China rift deepens

Liam Dann interviewed Beijing based New Zealander David Mahon on the subject of the deteriorating relations between China and New Zealand. His comments are sobering at best, and reflect a possible threat to trade at worst.

Mahon lives in China, where he established his business advisory network Mahon China in the 1980s. He has watched the New Zealand – China relationship flourish over the last few decades… and now it is deteriorating rapidly. quote.

Mahon has serious concerns that New Zealand’s relationship with China has deteriorated to the point where we may now face a political retaliation and our exporters may face border difficulties.

“We need to stay out of these things and not takes sides,” says Beijing-based Kiwi businessman David Mahon. “Because if we choose to take sides we will be crushed.”

On Tuesday the Herald reported that Prime Minister Jacinda Ardern was scheduled to visit China early this year but the invitation has been put on hold.

The 2019 China-New Zealand Year of Tourism was also meant to be launched at Wellington’s Te Papa museum next week, but that has been postponed by China.

We have had a “brilliant relationship” with the Chinese Government in Beijing, Mahon says.

But he believes that in the last 12 months it has gone into reverse.

“So there is now a very different view, almost an opposite view of New Zealand.”

What’s caused that?

Rising tension between China and the US – the trade war and the stand-off over telco Huawei’s ambitions to build the new 5G mobile network around the world have put New Zealand in a difficult diplomatic position.

The Government decision to exclude Huawei from Spark’s 5G network tender process has now been qualified as a “concern” but it was initially presented as “ban”, Mahon says.

“And that’s how it was taken in Beijing,” he says. “We didn’t have discussion with them over concerns. We announced this publically and as a result they now feel they cannot trust us.”

And the messaging from the New Zealand Government has not been clear enough, he says.

a newspaper end quote.

While the Huawei issue has been difficult, it could have been handled better. We are not the only country to shun Huawei, but stating outright that we were not going to consider them was a diplomatic gaffe that should have been avoided. When a contract is awarded, the other contenders do not have to know all the details as to why they were not chosen. That is simple business practice.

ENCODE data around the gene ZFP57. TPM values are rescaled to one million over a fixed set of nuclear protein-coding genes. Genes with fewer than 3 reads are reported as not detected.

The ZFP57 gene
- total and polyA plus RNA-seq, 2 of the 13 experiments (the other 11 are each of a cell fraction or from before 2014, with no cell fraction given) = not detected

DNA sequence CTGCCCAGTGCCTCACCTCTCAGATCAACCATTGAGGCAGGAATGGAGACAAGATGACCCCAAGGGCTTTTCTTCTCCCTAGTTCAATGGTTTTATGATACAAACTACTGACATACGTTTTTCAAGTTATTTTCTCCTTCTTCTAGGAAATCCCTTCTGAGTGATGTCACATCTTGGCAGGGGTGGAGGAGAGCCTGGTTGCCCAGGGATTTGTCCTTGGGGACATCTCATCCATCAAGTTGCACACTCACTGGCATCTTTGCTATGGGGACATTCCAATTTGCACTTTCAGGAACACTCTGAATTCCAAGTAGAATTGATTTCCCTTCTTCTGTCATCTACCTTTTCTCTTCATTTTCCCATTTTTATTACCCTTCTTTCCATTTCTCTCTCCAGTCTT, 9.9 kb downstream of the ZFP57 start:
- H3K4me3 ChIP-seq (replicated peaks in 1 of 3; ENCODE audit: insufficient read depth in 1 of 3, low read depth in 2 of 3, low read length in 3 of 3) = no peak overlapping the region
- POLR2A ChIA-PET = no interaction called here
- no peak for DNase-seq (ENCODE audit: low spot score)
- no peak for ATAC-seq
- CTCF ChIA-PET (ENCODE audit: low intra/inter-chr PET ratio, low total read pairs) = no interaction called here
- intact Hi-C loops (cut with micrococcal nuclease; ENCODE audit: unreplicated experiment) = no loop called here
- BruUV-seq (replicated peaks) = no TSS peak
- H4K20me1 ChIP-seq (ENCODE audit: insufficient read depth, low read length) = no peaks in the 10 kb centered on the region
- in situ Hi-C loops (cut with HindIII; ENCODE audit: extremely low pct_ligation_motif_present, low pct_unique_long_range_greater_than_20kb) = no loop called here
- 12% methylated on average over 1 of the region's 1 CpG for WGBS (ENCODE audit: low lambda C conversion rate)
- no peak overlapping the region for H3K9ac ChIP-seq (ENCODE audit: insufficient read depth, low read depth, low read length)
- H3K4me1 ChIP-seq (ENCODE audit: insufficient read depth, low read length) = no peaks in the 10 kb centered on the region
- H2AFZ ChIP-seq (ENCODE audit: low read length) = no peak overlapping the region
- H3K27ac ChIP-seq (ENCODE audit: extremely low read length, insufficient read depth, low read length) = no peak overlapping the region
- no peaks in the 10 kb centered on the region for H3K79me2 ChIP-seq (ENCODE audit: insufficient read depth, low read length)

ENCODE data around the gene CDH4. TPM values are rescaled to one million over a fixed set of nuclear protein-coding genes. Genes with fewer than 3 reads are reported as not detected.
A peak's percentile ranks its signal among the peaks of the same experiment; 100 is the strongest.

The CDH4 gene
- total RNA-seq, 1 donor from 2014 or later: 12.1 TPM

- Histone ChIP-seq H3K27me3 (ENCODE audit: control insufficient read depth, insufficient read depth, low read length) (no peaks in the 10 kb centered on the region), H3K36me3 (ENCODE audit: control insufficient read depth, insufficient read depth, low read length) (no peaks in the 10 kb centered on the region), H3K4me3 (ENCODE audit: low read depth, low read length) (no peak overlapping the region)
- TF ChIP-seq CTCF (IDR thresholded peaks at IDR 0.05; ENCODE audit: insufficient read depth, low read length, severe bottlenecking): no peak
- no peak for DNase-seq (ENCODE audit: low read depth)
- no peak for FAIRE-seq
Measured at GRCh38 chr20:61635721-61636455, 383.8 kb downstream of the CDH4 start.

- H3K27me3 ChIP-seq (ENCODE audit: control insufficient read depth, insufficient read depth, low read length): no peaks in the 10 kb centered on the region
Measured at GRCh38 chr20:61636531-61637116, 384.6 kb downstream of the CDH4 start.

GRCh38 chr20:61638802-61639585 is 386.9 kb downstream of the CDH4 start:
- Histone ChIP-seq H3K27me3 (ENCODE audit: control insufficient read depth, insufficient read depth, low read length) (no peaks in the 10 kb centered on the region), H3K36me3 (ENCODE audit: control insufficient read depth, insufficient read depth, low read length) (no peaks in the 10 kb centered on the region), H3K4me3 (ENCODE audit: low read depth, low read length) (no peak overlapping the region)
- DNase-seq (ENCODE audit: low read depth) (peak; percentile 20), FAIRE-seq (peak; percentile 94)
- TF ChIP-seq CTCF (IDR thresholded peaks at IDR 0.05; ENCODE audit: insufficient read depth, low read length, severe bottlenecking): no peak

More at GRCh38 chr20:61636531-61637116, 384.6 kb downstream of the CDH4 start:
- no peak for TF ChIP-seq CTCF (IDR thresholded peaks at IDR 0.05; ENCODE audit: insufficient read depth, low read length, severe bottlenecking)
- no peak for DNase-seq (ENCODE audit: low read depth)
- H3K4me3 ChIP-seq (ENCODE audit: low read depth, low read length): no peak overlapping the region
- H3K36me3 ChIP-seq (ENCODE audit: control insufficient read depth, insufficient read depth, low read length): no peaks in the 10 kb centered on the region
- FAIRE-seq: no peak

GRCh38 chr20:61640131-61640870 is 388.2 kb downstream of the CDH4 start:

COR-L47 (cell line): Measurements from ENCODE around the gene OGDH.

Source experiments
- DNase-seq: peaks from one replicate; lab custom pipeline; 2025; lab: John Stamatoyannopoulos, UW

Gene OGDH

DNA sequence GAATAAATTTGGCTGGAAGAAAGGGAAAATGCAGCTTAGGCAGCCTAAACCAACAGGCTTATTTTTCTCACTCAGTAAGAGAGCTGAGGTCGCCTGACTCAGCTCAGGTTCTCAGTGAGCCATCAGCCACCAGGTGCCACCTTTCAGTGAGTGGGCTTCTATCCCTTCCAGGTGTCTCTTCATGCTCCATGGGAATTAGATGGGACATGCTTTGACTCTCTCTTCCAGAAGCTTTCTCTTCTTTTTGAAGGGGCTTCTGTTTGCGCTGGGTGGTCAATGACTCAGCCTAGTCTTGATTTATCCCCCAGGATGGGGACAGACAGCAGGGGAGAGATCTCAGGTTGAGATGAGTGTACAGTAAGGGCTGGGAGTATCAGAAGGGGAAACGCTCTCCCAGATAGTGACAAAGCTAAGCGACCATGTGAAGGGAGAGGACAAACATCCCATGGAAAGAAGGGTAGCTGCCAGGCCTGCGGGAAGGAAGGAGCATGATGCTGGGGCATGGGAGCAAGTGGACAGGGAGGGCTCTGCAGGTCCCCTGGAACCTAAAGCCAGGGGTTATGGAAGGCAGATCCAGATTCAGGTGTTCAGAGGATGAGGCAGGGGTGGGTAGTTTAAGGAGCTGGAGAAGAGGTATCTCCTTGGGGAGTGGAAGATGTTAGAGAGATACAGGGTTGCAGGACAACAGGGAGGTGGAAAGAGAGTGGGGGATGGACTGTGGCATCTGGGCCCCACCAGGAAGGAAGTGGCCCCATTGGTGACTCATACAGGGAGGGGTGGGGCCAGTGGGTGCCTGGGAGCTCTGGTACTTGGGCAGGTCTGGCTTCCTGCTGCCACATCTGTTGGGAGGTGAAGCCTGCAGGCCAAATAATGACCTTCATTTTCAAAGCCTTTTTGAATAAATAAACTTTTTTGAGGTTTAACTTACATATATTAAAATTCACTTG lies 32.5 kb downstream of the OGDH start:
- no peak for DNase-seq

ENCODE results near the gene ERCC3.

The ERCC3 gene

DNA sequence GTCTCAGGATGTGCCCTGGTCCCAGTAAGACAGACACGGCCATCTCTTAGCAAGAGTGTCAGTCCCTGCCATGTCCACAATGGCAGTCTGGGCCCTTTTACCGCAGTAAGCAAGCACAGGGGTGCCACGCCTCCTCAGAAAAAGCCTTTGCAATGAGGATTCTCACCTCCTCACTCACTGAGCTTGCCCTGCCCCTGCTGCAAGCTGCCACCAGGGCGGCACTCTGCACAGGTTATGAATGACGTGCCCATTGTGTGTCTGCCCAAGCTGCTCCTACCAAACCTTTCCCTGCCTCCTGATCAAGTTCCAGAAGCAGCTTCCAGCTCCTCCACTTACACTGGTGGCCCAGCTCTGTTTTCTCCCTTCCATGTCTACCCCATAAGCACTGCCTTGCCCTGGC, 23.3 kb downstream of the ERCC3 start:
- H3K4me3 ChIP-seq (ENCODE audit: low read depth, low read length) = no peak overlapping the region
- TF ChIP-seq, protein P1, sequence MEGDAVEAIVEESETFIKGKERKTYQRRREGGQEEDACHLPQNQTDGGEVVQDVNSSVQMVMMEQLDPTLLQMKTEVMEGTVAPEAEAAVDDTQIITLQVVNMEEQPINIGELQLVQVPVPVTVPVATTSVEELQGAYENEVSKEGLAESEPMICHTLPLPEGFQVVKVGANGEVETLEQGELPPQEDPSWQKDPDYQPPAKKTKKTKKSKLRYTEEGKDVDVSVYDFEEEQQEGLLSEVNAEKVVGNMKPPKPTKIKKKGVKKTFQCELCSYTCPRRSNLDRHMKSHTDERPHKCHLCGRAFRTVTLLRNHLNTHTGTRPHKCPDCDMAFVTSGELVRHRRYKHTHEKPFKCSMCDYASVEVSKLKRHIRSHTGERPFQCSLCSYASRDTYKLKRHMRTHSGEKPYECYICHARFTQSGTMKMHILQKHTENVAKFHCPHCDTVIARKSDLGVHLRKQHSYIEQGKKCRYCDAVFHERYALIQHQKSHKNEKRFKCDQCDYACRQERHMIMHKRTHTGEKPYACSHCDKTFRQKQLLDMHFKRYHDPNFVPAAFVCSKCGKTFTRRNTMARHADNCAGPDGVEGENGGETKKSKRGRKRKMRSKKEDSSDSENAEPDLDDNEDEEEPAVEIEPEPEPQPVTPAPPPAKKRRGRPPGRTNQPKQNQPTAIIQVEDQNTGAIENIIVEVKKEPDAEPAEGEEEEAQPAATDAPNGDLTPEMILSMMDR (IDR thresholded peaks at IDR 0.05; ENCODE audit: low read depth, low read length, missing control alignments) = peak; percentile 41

A speech in Washington by deputy Prime Minister Winston Peters, which appeared to indicate New Zealand had reset its Asia Pacific policy to a more pro-American stance, had also created mistrust, Mahon says.
So too had the wording of a defence paper last year which cast China as the aggressor in the South China Sea. end quote.

Once again, the government shows its considerable inexperience. Of course New Zealand is going to back the USA: we are part of the 5 Eyes network. That does not mean we have to offend our second largest trading partner in the process. This was a diplomatic issue and the government has handled it poorly.

Amidst claims that Beijing has issued a directive to its people NOT to travel to New Zealand, Hong Kong Airlines has now cancelled its flights to Auckland, only months after AirAsia announced it would cut its Kuala Lumpur to Auckland flights, with effect from February.

The government could have simply kept quiet until the trade talks between China and the USA were completed. It is likely that these talks will result in new deals, and China will not be seen to ‘lose face’ over the issue. Instead, our incompetent government has insulted a major trading partner once again, without a thought to the consequences of their actions.

Last year, Winston Peters made grandiose claims that New Zealand could well be in a position to mediate between the USA and China over their trade issues. With Jacinda insulting Donald Trump and now the government offending the Chinese, Peters has proved his unsuitability to any such role. Perhaps Vladimir Putin might be available instead.